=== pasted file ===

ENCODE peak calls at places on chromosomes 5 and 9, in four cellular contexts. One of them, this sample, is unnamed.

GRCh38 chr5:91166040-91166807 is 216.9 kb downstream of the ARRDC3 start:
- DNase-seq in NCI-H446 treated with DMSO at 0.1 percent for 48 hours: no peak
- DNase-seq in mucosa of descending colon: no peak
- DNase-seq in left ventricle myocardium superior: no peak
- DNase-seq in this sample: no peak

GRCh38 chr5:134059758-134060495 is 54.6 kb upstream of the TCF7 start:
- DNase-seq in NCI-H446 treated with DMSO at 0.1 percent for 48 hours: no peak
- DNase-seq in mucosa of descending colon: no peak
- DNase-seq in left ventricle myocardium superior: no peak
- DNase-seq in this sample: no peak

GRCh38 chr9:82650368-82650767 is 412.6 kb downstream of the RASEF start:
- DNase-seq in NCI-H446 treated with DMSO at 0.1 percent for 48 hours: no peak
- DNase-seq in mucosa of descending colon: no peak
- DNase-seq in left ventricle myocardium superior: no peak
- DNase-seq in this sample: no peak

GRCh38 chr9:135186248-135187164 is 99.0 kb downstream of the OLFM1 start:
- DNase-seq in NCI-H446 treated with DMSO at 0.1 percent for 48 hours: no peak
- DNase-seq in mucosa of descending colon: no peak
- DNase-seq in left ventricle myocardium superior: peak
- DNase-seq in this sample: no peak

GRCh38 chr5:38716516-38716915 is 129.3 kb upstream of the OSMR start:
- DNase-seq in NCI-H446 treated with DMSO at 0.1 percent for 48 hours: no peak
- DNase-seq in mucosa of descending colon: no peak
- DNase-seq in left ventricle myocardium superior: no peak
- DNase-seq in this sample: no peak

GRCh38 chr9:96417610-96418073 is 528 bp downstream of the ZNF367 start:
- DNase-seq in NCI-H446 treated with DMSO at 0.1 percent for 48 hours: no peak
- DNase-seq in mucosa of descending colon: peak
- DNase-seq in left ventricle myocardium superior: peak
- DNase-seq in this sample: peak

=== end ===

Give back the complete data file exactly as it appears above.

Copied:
ENCODE peak calls at places on chromosomes 5 and 9, in four cellular contexts. One of them, this sample, is unnamed.

GRCh38 chr5:91166040-91166807 is 216.9 kb downstream of the ARRDC3 start:
- DNase-seq in NCI-H446 treated with DMSO at 0.1 percent for 48 hours: no peak
- DNase-seq in mucosa of descending colon: no peak
- DNase-seq in left ventricle myocardium superior: no peak
- DNase-seq in this sample: no peak

GRCh38 chr5:134059758-134060495 is 54.6 kb upstream of the TCF7 start:
- DNase-seq in NCI-H446 treated with DMSO at 0.1 percent for 48 hours: no peak
- DNase-seq in mucosa of descending colon: no peak
- DNase-seq in left ventricle myocardium superior: no peak
- DNase-seq in this sample: no peak

GRCh38 chr9:82650368-82650767 is 412.6 kb downstream of the RASEF start:
- DNase-seq in NCI-H446 treated with DMSO at 0.1 percent for 48 hours: no peak
- DNase-seq in mucosa of descending colon: no peak
- DNase-seq in left ventricle myocardium superior: no peak
- DNase-seq in this sample: no peak

GRCh38 chr9:135186248-135187164 is 99.0 kb downstream of the OLFM1 start:
- DNase-seq in NCI-H446 treated with DMSO at 0.1 percent for 48 hours: no peak
- DNase-seq in mucosa of descending colon: no peak
- DNase-seq in left ventricle myocardium superior: peak
- DNase-seq in this sample: no peak

GRCh38 chr5:38716516-38716915 is 129.3 kb upstream of the OSMR start:
- DNase-seq in NCI-H446 treated with DMSO at 0.1 percent for 48 hours: no peak
- DNase-seq in mucosa of descending colon: no peak
- DNase-seq in left ventricle myocardium superior: no peak
- DNase-seq in this sample: no peak

GRCh38 chr9:96417610-96418073 is 528 bp downstream of the ZNF367 start:
- DNase-seq in NCI-H446 treated with DMSO at 0.1 percent for 48 hours: no peak
- DNase-seq in mucosa of descending colon: peak
- DNase-seq in left ventricle myocardium superior: peak
- DNase-seq in this sample: peak